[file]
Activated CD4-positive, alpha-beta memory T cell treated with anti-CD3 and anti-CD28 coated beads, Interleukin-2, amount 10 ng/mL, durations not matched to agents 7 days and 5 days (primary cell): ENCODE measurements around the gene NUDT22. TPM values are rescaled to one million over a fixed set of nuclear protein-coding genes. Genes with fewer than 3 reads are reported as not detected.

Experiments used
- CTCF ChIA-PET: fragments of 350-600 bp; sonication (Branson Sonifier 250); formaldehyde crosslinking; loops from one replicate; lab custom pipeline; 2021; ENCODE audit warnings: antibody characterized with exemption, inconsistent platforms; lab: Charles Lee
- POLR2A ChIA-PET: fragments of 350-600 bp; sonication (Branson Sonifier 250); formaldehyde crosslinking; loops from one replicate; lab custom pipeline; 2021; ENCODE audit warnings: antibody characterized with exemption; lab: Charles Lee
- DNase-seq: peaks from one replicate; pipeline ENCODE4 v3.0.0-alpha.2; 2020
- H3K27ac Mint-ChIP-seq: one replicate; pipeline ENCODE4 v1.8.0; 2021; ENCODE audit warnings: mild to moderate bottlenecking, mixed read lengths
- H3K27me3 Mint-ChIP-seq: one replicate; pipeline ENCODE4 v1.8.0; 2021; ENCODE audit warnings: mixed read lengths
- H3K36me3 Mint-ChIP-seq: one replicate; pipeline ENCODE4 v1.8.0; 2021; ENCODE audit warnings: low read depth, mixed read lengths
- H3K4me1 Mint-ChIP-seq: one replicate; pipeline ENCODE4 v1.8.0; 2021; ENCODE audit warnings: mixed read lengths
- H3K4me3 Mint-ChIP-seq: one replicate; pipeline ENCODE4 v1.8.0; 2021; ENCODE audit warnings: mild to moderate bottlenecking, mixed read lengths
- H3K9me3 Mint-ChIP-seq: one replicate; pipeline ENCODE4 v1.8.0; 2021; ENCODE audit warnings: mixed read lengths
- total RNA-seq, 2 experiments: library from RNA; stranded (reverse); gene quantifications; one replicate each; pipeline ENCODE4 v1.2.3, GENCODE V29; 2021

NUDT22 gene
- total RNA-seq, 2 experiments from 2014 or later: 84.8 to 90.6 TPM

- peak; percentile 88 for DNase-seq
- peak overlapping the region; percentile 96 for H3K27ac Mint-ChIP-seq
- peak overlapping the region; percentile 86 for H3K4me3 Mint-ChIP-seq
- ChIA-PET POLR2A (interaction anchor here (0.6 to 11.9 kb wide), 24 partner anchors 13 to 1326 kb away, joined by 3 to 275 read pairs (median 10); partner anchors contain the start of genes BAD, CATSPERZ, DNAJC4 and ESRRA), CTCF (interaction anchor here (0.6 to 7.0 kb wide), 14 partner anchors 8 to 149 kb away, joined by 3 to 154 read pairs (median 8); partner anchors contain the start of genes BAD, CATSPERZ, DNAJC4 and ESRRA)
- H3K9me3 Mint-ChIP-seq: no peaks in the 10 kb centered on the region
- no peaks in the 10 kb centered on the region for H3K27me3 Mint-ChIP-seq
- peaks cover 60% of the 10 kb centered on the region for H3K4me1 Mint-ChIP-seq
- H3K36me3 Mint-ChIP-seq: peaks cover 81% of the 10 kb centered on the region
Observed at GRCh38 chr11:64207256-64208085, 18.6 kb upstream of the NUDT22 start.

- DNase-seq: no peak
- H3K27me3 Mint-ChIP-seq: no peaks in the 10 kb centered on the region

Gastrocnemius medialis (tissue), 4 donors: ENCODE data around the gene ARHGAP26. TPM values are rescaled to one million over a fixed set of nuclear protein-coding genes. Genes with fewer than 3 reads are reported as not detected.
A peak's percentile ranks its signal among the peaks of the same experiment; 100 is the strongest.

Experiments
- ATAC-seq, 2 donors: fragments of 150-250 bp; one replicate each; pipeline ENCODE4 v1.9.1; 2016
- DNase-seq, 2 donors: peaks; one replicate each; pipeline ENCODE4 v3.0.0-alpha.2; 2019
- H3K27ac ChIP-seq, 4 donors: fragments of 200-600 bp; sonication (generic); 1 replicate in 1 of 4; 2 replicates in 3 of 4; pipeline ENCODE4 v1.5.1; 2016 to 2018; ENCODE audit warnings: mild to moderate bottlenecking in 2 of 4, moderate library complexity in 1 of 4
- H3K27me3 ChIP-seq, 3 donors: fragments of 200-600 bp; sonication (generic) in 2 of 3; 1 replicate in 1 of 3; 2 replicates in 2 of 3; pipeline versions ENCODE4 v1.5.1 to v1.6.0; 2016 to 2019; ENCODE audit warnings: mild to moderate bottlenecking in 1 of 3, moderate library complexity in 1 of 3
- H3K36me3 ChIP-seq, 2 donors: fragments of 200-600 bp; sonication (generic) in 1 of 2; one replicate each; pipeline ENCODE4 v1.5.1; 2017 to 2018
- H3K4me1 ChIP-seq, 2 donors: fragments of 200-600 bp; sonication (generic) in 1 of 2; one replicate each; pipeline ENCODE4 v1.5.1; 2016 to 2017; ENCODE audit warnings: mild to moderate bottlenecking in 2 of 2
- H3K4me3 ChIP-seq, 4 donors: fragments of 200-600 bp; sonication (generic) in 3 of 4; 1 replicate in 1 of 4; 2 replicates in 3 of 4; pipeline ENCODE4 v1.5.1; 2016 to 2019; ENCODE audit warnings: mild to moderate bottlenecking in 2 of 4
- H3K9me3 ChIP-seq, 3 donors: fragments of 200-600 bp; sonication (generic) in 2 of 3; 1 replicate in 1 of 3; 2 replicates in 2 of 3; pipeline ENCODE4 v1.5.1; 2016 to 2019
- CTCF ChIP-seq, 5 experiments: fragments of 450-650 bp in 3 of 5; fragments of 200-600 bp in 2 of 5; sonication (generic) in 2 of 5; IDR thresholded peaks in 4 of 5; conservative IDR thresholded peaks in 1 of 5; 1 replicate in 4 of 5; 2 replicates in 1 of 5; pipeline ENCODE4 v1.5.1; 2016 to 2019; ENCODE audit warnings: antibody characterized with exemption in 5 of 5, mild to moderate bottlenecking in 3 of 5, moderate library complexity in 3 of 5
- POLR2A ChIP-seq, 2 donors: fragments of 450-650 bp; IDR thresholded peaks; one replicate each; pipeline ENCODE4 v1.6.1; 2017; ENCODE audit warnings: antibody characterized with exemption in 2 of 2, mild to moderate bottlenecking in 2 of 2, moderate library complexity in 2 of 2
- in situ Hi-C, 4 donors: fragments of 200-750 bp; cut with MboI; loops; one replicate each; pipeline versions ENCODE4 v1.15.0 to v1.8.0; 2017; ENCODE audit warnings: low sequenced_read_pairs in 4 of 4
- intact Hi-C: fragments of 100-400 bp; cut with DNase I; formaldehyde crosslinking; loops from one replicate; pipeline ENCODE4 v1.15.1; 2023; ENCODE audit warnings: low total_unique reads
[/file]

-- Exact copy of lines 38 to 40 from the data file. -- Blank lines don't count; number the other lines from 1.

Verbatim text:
- POLR2A ChIP-seq, 2 donors: fragments of 450-650 bp; IDR thresholded peaks; one replicate each; pipeline ENCODE4 v1.6.1; 2017; ENCODE audit warnings: antibody characterized with exemption in 2 of 2, mild to moderate bottlenecking in 2 of 2, moderate library complexity in 2 of 2
- in situ Hi-C, 4 donors: fragments of 200-750 bp; cut with MboI; loops; one replicate each; pipeline versions ENCODE4 v1.15.0 to v1.8.0; 2017; ENCODE audit warnings: low sequenced_read_pairs in 4 of 4
- intact Hi-C: fragments of 100-400 bp; cut with DNase I; formaldehyde crosslinking; loops from one replicate; pipeline ENCODE4 v1.15.1; 2023; ENCODE audit warnings: low total_unique reads